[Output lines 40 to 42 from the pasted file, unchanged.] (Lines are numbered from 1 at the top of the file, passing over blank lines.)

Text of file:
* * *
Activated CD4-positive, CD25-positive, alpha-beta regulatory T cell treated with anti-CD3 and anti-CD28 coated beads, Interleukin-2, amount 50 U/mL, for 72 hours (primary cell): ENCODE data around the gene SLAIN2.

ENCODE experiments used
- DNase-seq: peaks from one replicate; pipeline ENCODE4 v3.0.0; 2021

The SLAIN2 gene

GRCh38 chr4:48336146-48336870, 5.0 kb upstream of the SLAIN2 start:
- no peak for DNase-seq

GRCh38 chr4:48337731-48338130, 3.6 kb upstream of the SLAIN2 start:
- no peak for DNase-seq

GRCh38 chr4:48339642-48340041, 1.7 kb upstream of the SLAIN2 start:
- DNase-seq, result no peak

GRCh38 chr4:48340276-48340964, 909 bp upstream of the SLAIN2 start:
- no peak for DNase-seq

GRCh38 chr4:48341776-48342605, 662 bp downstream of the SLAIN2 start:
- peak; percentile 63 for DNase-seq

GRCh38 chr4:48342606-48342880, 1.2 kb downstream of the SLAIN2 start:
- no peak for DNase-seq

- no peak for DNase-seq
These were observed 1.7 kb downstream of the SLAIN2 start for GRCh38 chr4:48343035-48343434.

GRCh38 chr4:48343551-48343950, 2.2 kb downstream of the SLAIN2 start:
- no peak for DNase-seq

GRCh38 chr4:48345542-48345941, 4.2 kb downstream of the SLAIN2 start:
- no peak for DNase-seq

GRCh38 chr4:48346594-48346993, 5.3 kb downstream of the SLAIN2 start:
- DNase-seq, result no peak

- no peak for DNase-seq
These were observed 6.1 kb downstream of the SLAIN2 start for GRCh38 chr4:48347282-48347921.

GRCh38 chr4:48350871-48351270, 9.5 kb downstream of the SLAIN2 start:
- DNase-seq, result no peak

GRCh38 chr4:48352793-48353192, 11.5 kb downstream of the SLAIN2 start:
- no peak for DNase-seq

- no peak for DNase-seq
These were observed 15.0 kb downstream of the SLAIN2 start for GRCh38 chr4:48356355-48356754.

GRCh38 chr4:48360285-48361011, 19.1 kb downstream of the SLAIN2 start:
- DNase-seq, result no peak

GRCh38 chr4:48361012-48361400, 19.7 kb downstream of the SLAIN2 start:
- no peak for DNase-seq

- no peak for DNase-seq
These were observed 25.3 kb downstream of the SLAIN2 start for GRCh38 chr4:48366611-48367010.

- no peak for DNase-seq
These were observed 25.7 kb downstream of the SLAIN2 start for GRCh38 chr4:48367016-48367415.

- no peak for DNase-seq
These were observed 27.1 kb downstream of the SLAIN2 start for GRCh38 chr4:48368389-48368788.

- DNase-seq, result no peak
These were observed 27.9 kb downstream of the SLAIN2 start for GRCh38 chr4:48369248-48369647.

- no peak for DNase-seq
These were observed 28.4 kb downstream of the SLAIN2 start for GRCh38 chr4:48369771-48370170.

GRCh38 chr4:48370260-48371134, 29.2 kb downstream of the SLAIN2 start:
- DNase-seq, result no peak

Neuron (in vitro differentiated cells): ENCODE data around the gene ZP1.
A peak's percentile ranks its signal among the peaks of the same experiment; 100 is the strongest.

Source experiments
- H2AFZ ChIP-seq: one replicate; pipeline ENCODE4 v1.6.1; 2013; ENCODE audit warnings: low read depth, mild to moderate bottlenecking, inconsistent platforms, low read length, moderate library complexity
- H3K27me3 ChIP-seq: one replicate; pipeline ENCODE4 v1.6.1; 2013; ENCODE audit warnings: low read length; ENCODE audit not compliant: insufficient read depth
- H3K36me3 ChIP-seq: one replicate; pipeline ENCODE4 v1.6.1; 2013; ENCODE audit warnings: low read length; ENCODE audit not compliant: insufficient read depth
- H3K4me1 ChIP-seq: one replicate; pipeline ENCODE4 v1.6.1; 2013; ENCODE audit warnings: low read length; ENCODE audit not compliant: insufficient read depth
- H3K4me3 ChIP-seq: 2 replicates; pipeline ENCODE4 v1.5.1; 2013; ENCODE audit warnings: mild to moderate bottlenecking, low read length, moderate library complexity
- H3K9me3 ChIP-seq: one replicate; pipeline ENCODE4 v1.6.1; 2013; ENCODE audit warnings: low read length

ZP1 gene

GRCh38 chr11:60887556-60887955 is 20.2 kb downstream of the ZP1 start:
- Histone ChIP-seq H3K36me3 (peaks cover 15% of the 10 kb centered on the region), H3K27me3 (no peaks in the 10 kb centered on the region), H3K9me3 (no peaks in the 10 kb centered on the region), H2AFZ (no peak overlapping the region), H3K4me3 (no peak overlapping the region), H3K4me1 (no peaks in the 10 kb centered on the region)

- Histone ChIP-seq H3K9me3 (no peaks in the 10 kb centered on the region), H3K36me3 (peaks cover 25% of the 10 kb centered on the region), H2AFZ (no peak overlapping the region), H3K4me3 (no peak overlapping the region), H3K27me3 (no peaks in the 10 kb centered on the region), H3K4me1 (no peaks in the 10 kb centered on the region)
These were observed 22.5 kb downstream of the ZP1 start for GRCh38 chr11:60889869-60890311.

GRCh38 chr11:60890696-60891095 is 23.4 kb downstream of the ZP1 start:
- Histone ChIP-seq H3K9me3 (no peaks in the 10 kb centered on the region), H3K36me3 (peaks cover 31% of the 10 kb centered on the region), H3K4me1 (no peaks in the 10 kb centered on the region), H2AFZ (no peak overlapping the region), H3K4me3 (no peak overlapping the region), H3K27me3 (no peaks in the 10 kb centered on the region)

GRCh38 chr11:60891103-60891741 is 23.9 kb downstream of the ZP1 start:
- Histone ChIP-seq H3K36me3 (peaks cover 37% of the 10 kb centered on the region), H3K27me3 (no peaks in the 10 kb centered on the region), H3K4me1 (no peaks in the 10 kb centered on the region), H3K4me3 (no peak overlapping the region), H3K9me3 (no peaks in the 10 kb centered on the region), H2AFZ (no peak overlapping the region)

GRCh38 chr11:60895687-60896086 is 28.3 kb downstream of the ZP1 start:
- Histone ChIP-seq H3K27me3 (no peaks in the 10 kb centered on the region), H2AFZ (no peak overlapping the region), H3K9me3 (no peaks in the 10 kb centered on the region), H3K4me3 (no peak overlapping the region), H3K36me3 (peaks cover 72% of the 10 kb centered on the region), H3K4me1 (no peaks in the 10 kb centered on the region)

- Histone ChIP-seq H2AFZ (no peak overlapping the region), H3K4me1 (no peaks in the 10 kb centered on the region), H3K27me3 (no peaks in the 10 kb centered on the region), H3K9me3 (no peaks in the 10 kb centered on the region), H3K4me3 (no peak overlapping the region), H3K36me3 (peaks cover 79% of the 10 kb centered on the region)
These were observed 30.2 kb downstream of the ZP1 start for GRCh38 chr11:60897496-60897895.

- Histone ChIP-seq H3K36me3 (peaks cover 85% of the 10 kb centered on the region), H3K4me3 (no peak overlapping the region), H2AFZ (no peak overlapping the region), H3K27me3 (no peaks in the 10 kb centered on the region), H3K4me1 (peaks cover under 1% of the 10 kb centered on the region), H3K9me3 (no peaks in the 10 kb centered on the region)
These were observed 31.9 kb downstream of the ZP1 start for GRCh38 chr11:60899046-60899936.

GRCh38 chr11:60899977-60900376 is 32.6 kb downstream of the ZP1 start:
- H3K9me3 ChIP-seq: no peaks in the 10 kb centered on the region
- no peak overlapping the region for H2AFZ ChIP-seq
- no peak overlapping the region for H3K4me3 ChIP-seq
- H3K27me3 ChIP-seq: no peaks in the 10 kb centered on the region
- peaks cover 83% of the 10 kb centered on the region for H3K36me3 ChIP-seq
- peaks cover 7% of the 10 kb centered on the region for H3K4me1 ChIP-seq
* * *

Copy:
These were observed 25.7 kb downstream of the SLAIN2 start for GRCh38 chr4:48367016-48367415.

- no peak for DNase-seq
These were observed 27.1 kb downstream of the SLAIN2 start for GRCh38 chr4:48368389-48368788.